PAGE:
Wednesday, October 22, 2008

Let's Talk Sanchin

This is a recycled post from 2007.  I hope you enjoy...then I will be back with more chakra-bushido info.

Today I want to cover some nuts and bolts about Sanchin Kata...or 'Three Battles' Kata. As most of you are aware there are many interpretations of what these three battles are. The one I am going to discuss today are the Three Battles of:
1. Keeping Calm
2. Disrupting Your Opponent's Purpose.
3. Restoring Harmony.

In any confrontation, whether you are facing an armed or unarmed assailant, keeping your mind, body and spirit calm and collect is the first major battle you face. Your adrenalin begins to rush, thoughts become invasive, especially the fearful ones and your knees might even begin to shake a bit. These are normal sensations you experience under stress as your body prepares to either fight or run.

Your second battle is disrupting your opponent's purpose. Usually his purpose is to hurt you to get something, whether it is money, valuables or revenge. Sanchin Kata prepares your body to respond intelligently to whatever your opponents does. He might grab you, punch at you, try to stab you...your job is to respond and make his mind go "oops". When his mind goes "oops" he is off balance. The Japanese term for unbalancing your opponent is 'kuzushi'.

After kuzushi you are now facing your third battle and that is to restore harmony. Restoring harmony can mean you run away, control him or slam his stupid head into the pavement. Whatever you need to do. Running away is always the preferred third tends to keep you out of court for disorderly conduct or battery charges. Yes, even if you are defending yourself you can be charged. We'll talk about this subject soon as well.

A Gyoji, or Daily Exercise, for you today is related to the First Battle of Sanchin, keeping calm. Practice standing in Sanchin Stance with hands up for five minutes minimum and 'root'. Rooting is simply using your imagination (your mind-sword's katana) and imagine growing roots out of the bottom of your feet, like a tree, and allowing these roots to dig deep and and wide. Send those roots down into the earth and practice feeling the calmness of just 'being here' standing with hands up and rooting. This is to get your subconscious mind to associate calmness and groundeness with yourself in Sanchin position.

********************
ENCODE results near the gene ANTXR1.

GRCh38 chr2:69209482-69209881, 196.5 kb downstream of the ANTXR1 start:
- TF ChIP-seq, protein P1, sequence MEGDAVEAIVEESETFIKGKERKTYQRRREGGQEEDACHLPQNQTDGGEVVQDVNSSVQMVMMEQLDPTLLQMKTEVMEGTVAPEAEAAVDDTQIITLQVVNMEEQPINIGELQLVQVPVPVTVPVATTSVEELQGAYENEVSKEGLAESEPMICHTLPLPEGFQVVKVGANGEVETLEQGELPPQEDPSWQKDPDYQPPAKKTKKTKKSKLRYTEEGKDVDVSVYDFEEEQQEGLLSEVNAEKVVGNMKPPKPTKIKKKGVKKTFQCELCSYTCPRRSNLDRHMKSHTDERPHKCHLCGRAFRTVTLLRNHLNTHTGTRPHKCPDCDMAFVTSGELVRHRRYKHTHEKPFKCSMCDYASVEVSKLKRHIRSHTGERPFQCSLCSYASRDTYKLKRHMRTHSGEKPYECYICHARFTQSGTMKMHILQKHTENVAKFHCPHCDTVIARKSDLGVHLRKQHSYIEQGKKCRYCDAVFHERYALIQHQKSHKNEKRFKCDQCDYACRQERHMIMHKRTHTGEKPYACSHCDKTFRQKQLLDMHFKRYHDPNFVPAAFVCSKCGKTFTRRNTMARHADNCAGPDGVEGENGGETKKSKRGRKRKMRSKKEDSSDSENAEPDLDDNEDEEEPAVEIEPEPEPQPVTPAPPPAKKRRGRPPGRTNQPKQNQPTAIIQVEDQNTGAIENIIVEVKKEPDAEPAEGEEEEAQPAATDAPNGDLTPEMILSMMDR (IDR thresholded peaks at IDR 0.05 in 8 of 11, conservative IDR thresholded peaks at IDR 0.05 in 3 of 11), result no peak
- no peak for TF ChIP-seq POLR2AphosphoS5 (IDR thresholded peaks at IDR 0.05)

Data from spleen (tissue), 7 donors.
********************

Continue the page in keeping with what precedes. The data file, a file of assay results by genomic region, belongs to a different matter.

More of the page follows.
After this, get yourself a circular rug or a hula hoop or a rope and make a circle on the floor. This is your 'circle of power'. What you do next is step into your circle and assume Sanchin Dachi (stance) and root. Then with your eyes, focus over your fingertips. Stand in the circle for about 30 seconds and really feel the root and calm. Then step out of the circle and shake off the stance and feeling. Maybe do three jumping jacks or squats. Then step back into the circle and repeat the Sanchin Dachi and root. Stand for 30 seconds and then step out and shake off the experience. Do this on and off for about 5 -7 minutes. Then periodically throughout the day, assume a Sanchin Stance and if you are doing this well, calmness and focus happen automatically.

What you are doing is training your mind, body and spirit to get centered, calm and ready for action instantaneously as soon as you get into Sanchin Dachi. Sanchin Dachi is your trigger for an automatic relaxed, yet focused and centered state of being. Practice as often as you can. The results are worth the effort. It is important to have this First Battle on auto-pilot so you don't have to think about it...because in a real-life altercation, rational thinking is too slow and by the time you tell yourself to calm down his fist has connected to your temple.

So, take the time to practice this very important part of your art. You will be glad you did.


  1. Very "intriguing take on Sanchin Kata. In fact, very interesting, undogmatic thoughts on the martial arts throughout. The inner circle of calm you mention with respect to Sanchin is very true, although difficult to achieve, but I'll give your Sanchin exercise a try.
    Jorge Morales
    Goju Ryu
    Black Belt nidan

  2. I love the fact you mentioned kuzushi as a mental attack. Many times, we say kuzushi and think of maybe twisting our opponents shoulders, or pushing on a knee or hip joint. We talk about sending our attackers into a downward performance spiral as they are receiving pain for an action they believe is going to grant them some sense of superiority. Good stuff!